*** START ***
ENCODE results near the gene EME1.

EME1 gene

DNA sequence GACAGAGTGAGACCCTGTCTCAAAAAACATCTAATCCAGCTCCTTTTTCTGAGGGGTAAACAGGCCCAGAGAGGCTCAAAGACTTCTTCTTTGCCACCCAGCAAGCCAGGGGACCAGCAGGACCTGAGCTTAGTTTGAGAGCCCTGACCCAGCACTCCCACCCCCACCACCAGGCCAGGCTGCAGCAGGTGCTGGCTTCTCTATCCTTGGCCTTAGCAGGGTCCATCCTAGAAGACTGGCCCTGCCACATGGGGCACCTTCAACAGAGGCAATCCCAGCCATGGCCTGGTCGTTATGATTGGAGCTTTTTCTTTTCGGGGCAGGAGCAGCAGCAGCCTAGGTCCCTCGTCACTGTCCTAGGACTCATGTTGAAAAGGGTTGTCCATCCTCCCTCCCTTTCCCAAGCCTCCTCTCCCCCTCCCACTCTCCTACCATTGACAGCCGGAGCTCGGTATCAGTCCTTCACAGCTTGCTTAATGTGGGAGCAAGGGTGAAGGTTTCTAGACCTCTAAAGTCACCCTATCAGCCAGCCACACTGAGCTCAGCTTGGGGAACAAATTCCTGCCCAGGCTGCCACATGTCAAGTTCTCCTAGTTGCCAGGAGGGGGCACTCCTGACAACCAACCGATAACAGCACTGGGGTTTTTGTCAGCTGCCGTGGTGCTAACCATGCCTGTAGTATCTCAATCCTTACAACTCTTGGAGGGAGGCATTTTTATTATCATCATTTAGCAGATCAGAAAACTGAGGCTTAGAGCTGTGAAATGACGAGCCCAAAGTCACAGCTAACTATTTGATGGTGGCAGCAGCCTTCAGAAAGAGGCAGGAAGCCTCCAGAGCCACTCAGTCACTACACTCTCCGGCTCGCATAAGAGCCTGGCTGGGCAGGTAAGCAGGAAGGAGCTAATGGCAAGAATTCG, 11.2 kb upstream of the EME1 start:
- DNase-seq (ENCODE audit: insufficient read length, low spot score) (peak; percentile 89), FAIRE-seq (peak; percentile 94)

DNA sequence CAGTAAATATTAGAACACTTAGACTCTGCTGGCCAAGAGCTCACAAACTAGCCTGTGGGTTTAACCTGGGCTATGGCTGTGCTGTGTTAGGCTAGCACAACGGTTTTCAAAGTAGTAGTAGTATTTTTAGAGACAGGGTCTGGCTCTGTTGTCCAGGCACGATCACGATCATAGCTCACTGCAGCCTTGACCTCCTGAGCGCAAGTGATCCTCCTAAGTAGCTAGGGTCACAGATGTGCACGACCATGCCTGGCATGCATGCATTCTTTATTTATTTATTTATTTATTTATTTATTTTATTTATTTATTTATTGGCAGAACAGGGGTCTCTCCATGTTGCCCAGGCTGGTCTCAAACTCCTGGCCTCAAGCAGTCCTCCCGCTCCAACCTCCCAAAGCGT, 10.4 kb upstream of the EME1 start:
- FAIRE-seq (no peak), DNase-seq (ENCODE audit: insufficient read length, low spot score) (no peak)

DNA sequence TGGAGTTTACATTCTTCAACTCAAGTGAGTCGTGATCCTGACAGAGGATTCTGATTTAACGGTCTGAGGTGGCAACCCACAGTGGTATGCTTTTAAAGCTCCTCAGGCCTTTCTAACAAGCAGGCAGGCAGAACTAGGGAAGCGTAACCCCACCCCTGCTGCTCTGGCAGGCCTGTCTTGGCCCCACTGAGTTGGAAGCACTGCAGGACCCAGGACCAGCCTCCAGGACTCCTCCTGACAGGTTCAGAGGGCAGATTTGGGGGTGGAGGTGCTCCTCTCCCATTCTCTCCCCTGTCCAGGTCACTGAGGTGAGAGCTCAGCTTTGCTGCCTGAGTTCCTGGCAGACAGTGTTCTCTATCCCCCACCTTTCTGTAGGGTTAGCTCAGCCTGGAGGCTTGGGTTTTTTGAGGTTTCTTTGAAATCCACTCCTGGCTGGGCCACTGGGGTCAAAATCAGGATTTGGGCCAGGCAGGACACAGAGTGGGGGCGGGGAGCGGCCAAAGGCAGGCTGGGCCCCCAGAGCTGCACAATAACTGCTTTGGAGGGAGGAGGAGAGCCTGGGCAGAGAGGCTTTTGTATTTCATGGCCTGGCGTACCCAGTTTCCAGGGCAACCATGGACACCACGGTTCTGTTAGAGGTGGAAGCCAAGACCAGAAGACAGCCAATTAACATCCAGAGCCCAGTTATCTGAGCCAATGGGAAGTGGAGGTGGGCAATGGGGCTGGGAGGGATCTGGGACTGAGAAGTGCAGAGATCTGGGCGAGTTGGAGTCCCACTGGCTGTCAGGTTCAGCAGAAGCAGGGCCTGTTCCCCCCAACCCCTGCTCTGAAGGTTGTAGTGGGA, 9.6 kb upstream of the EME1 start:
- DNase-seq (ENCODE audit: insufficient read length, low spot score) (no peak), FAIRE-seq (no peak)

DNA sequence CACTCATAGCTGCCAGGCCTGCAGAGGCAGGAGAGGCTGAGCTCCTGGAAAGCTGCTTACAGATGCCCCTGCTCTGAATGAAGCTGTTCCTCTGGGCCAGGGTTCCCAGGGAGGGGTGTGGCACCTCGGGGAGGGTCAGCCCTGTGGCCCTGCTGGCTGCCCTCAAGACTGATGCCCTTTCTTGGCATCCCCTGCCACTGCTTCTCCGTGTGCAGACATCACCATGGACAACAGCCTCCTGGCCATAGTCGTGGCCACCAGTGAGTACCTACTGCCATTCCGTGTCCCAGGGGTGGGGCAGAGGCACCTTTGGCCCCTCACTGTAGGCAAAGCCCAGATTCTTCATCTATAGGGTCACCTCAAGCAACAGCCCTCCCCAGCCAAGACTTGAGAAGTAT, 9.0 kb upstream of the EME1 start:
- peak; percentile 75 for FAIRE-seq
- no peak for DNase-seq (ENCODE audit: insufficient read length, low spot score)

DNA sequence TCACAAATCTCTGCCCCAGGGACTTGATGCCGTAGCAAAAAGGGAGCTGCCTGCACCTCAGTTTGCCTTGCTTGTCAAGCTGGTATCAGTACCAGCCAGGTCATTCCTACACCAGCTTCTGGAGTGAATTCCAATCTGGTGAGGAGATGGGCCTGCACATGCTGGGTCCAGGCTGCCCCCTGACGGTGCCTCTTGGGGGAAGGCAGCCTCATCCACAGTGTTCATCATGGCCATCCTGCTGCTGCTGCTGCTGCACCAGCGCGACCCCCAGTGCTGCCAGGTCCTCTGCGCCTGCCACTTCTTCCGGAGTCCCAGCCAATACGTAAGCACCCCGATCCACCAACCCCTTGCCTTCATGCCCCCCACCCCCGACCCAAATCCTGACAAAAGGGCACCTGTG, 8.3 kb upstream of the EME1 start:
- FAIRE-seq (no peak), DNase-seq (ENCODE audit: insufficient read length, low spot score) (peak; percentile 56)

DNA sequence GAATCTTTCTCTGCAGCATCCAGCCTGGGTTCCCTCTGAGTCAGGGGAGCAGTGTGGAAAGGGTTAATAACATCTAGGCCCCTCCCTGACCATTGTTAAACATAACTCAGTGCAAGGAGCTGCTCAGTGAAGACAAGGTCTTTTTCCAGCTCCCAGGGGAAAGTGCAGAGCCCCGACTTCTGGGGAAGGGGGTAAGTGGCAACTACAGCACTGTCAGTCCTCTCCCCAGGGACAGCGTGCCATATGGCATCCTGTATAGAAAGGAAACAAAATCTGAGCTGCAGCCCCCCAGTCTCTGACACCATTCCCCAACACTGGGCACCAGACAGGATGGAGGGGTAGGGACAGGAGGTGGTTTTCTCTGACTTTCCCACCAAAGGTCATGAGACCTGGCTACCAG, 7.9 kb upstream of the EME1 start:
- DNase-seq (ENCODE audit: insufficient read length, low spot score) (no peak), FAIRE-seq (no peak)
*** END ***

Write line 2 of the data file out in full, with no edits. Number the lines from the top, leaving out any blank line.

EME1 gene